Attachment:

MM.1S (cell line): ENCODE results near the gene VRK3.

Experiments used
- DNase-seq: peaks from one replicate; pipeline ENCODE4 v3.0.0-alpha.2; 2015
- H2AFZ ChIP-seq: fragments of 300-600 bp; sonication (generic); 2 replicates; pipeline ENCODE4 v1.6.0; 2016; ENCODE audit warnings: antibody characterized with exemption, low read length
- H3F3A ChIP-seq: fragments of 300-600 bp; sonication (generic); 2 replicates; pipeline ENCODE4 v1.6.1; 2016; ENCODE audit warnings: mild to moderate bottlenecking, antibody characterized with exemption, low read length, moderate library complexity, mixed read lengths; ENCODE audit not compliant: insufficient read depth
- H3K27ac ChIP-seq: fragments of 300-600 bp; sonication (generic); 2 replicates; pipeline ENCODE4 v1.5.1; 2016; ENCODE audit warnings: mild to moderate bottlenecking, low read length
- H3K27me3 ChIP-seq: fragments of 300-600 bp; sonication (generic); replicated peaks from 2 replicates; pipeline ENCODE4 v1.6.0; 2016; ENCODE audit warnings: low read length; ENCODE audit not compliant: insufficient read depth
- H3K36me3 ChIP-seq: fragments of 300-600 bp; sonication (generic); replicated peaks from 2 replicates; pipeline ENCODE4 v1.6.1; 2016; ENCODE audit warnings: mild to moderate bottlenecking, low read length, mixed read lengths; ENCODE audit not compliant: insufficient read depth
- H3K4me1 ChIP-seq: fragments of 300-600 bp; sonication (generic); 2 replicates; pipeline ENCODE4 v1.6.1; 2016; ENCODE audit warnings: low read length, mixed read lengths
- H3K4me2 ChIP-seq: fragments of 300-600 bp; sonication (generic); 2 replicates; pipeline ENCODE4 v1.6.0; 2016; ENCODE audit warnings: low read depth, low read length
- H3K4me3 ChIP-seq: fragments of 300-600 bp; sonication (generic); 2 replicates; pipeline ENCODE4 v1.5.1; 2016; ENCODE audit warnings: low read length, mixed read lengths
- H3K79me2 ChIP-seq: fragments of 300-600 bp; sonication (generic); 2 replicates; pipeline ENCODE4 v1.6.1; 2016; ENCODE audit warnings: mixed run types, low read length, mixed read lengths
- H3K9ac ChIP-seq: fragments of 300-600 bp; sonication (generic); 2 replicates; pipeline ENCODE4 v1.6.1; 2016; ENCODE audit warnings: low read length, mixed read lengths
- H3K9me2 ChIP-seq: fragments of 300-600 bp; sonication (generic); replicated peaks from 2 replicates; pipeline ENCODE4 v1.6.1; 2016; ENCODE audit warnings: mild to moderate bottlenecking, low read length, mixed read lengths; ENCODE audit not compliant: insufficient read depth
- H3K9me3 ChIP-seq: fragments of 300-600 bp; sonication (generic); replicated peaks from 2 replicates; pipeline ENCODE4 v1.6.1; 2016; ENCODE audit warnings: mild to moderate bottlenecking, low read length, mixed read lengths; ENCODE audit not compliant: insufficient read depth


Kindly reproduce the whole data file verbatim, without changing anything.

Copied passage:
MM.1S (cell line): ENCODE results near the gene VRK3.

Experiments used
- DNase-seq: peaks from one replicate; pipeline ENCODE4 v3.0.0-alpha.2; 2015
- H2AFZ ChIP-seq: fragments of 300-600 bp; sonication (generic); 2 replicates; pipeline ENCODE4 v1.6.0; 2016; ENCODE audit warnings: antibody characterized with exemption, low read length
- H3F3A ChIP-seq: fragments of 300-600 bp; sonication (generic); 2 replicates; pipeline ENCODE4 v1.6.1; 2016; ENCODE audit warnings: mild to moderate bottlenecking, antibody characterized with exemption, low read length, moderate library complexity, mixed read lengths; ENCODE audit not compliant: insufficient read depth
- H3K27ac ChIP-seq: fragments of 300-600 bp; sonication (generic); 2 replicates; pipeline ENCODE4 v1.5.1; 2016; ENCODE audit warnings: mild to moderate bottlenecking, low read length
- H3K27me3 ChIP-seq: fragments of 300-600 bp; sonication (generic); replicated peaks from 2 replicates; pipeline ENCODE4 v1.6.0; 2016; ENCODE audit warnings: low read length; ENCODE audit not compliant: insufficient read depth
- H3K36me3 ChIP-seq: fragments of 300-600 bp; sonication (generic); replicated peaks from 2 replicates; pipeline ENCODE4 v1.6.1; 2016; ENCODE audit warnings: mild to moderate bottlenecking, low read length, mixed read lengths; ENCODE audit not compliant: insufficient read depth
- H3K4me1 ChIP-seq: fragments of 300-600 bp; sonication (generic); 2 replicates; pipeline ENCODE4 v1.6.1; 2016; ENCODE audit warnings: low read length, mixed read lengths
- H3K4me2 ChIP-seq: fragments of 300-600 bp; sonication (generic); 2 replicates; pipeline ENCODE4 v1.6.0; 2016; ENCODE audit warnings: low read depth, low read length
- H3K4me3 ChIP-seq: fragments of 300-600 bp; sonication (generic); 2 replicates; pipeline ENCODE4 v1.5.1; 2016; ENCODE audit warnings: low read length, mixed read lengths
- H3K79me2 ChIP-seq: fragments of 300-600 bp; sonication (generic); 2 replicates; pipeline ENCODE4 v1.6.1; 2016; ENCODE audit warnings: mixed run types, low read length, mixed read lengths
- H3K9ac ChIP-seq: fragments of 300-600 bp; sonication (generic); 2 replicates; pipeline ENCODE4 v1.6.1; 2016; ENCODE audit warnings: low read length, mixed read lengths
- H3K9me2 ChIP-seq: fragments of 300-600 bp; sonication (generic); replicated peaks from 2 replicates; pipeline ENCODE4 v1.6.1; 2016; ENCODE audit warnings: mild to moderate bottlenecking, low read length, mixed read lengths; ENCODE audit not compliant: insufficient read depth
- H3K9me3 ChIP-seq: fragments of 300-600 bp; sonication (generic); replicated peaks from 2 replicates; pipeline ENCODE4 v1.6.1; 2016; ENCODE audit warnings: mild to moderate bottlenecking, low read length, mixed read lengths; ENCODE audit not compliant: insufficient read depth